When we first moved to this area over six years ago, I went to the local animal shelter to volunteer my time. I am a staunch animal lover, and wondered what I could do to help. After a short afternoon of training, I was allowed to walk the dogs and pet the cats, with the idea that it would help their loneliness and perhaps allow the animals to become more adoptable.

I kept up this routine for a few months. I'd take a choke chain and leash, wander down the concrete aisleway, bombarded with the frantic barking of manic dogs standing on their back legs with paws against the chain link gates that held them in. I'd pick a dog that appeared fairly friendly and looked like it wouldn't knock me over. I'd slip the chain collar over his head, drag him (or it would drag me) out the front door of the shelter and give the poor animal a few minutes outside the confines of his prison. Sometimes I would turn the dog into a fenced outside yard and allow him to sniff and smell around. Eventually I moved on to the cats.

We adopted two of these kittens.

Cats are my most favorite animal in the world. Seeing them trapped in their tiny cages, plaintively wailing to be let out, or depressed, hunched in a ball in the back of their cage, blocking out the world, almost broke my heart. Still, I persisted, stroking them under their chins, cuddling the pitiful kittens, crowded in cages together for sometimes weeks at a time.

It broke my heart, especially knowing the awful percentages: roughly 50% of dogs and 75% of cats in shelters are euthanized each year. And I'm certainly not knocking animals shelters. They do the best they can with limited resources and the overwhelming onslaught of unwanted animals. But I kept thinking - surely there is something more I could do? Raise money for the shelters? Volunteer at pet give-aways? Give speeches to educate people on the need to spay and neuter their animals?

But how much of a difference could I make? Really. One person. And then, as I became more focused on my writing career, I started to realize that perhaps I am making a difference, in the best way I can, my own way. Because without being directly aware of it - kindness and compassion for animals creeps in to every single story I write.

illustration by Nancy Lane, from my novel FINDING CHANCE

The main character in my novel might be a girl, or a boy, but in every single novel I've written so far - a starving dog, a neglected horse, a lost cat, or an animal that needs to be saved - has crept in under the radar. Not by direct choice - because I've never been a fan of books for kids with overt "lessons." But these situations find their way into my books in a more subtle way.

One of the reasons I'm such a big advocate of putting children and animals together is that caring for/about an animal (even in the pages of a book) is one of the ways young humans develop compassion, responsibility, kindness, and respect for living things.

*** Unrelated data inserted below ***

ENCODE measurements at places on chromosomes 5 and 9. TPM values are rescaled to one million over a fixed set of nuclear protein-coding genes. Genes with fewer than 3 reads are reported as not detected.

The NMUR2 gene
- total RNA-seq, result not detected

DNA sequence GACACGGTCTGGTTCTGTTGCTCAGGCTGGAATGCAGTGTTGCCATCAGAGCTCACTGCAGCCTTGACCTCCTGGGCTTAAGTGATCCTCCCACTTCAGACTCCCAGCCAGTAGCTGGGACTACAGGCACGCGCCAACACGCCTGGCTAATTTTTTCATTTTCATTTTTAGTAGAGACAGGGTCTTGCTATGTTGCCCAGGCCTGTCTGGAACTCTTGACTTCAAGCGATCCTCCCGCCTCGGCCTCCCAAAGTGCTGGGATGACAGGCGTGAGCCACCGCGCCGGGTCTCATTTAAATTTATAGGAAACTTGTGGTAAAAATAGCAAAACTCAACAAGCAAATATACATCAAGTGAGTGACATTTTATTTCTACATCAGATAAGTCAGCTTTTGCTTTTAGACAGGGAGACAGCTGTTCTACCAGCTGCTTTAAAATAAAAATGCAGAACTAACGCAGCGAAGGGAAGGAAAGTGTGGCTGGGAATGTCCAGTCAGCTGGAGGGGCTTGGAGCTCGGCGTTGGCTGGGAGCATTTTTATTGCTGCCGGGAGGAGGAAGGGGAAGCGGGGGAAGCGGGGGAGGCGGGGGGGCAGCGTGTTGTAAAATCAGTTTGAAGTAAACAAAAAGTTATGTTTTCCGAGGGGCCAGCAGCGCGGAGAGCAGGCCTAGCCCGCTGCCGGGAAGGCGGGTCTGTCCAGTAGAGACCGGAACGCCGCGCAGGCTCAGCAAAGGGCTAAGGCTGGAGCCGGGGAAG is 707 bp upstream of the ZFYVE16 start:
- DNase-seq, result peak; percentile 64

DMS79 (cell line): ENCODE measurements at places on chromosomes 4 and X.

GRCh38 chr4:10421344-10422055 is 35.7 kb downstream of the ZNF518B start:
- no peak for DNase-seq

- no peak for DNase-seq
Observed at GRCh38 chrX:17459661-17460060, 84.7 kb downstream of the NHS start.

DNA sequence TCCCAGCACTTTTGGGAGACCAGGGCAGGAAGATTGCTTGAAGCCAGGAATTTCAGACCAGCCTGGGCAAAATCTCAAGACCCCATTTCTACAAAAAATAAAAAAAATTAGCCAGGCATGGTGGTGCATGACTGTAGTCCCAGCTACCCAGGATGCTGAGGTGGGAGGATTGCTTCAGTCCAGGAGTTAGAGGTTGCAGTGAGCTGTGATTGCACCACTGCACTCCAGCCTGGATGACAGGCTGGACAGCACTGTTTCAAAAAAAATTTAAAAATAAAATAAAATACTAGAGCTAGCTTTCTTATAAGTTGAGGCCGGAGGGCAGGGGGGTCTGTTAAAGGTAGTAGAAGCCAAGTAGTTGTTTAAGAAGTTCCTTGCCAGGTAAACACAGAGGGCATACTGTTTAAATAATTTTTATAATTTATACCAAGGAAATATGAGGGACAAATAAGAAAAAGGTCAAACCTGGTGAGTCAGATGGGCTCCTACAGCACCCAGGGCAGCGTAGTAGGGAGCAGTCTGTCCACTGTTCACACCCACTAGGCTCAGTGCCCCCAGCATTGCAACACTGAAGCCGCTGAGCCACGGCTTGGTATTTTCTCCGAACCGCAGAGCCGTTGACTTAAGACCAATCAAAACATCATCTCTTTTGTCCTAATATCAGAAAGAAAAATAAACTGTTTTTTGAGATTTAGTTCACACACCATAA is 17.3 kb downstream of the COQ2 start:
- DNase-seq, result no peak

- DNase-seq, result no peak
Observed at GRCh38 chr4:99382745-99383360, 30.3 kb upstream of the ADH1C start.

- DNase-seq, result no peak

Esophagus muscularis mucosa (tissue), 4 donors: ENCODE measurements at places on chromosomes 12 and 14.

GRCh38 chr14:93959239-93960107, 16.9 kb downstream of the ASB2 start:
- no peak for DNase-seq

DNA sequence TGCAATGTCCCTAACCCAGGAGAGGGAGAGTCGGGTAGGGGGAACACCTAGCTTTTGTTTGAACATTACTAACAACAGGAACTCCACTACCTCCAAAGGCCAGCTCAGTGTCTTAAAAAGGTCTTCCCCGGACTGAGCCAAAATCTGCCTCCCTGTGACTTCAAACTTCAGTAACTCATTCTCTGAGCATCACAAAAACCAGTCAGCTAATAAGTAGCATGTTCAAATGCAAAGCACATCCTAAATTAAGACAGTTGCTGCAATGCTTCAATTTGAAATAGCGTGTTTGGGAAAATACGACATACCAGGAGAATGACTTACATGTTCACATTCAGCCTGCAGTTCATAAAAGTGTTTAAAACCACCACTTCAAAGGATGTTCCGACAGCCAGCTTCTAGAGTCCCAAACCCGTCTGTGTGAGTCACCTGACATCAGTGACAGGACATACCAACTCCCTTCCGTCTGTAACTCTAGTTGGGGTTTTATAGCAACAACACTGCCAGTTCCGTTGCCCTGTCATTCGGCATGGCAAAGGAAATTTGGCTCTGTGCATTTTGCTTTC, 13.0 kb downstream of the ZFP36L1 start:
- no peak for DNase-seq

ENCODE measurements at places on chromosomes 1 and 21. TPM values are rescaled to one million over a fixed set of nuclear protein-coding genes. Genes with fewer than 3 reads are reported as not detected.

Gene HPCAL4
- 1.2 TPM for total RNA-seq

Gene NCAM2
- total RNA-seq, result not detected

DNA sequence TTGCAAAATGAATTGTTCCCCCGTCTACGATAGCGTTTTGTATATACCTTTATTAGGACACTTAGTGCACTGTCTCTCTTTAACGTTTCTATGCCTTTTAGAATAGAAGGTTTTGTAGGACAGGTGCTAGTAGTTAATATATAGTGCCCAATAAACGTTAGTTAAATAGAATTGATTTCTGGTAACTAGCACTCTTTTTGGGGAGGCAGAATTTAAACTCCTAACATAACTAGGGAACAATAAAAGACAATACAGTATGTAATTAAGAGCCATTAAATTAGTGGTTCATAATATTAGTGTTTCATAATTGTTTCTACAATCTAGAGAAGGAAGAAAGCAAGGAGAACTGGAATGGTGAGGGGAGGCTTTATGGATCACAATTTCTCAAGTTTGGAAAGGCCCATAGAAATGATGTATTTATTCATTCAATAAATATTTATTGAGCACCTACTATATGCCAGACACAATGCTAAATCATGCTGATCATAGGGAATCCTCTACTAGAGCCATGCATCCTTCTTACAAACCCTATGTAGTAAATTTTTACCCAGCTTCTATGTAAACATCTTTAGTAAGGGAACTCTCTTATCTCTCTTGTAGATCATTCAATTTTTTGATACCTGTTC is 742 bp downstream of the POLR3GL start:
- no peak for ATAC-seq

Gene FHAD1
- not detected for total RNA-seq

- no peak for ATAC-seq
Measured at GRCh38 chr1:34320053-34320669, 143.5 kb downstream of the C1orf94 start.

And just as one unspayed mother cat and her offspring can reproduce more than 400,000 kittens in her lifetime - can the power of one child, or many children, reading about animals - help them develop traits that will ultimately make the world a better place for humans, as well as a more compassionate place for all animals?

Although I cannot take in every animal I'd like to bring home, I hope I've found the very best way to help dogs and cats and kittens in shelters everywhere. I will stay home and write about them.

Friday, April 2, 2010

Twitterville and Introvert Power

I picked this book up while browsing the new non-fiction section of our library a couple of weeks ago: Twitterville - How Businesses Can Thrive in the New Global Neighborhoods, by Shel Israel. I wanted to know what all the fuss was about.

I mean, my agent, Joanna Stampfel-Volpe, recently became a twitterbug. And a whole bunch of her clients, (my agent-sisters and brothers) were also on there, as well as tons of other people in the publishing business, chatting back and forth about - well who knows what they were chatting about? I certainly didn't. And I felt a bit left out of the club. You know, like when everybody gets an invitation to the coolest party in town and I didn't receive one?

But the introvert, creative side of me, the part that doesn't like parties and meeting new people, the part that prefers my own company and really needs lots of quality alone time in order to WRITE, thought nah, I'm not gonna join Twitter. Who needs more noise and irritation in their life? Not me. And then I read this book.

Twitterville not only gives a fascinating glimpse at how Twitter all started in the first place, and how individuals and companies have embraced it, but the author makes the case that it is basically just individuals talking across the universe, and perhaps this real-time communication can bring us all closer together and further our understanding of each other. Heady stuff, yes?

And so I was inspired to join Twitter. Yes, I did. Three days ago. Look me up on there if you want, and we can chat. @LinBenson It's fun!!

Another book that I read recently, called Introvert Power, Why Your Inner Life is Your Hidden Strength, by Laurie Helgoe, Ph.D. actually gave me the courage to go ahead and try something like Twitter.

Introvert Power is a wonderful book. As I devoured the pages, I thought, the author is talking to me. She is describing me. Yes, somebody finally gets it!

I've always been a bit shy around new people, and this book explains how society tends to tag us introverts as strange or backward - if we don't push ourselves to make friends, go to meetings and parties, have a fully rounded social life. But there are so many of us out there (over 50%) that do enjoy our own company. This book allowed me to embrace that part of myself, and realize it's who I am and actually be proud of it. It was a very empowering book for me to read and I highly recommend it.

Because I learned that being an introvert probably allows my creativity to shine. And that being an Introvert and being able to enjoy Twitter are not mutually exclusive.
Aren't books wonderful?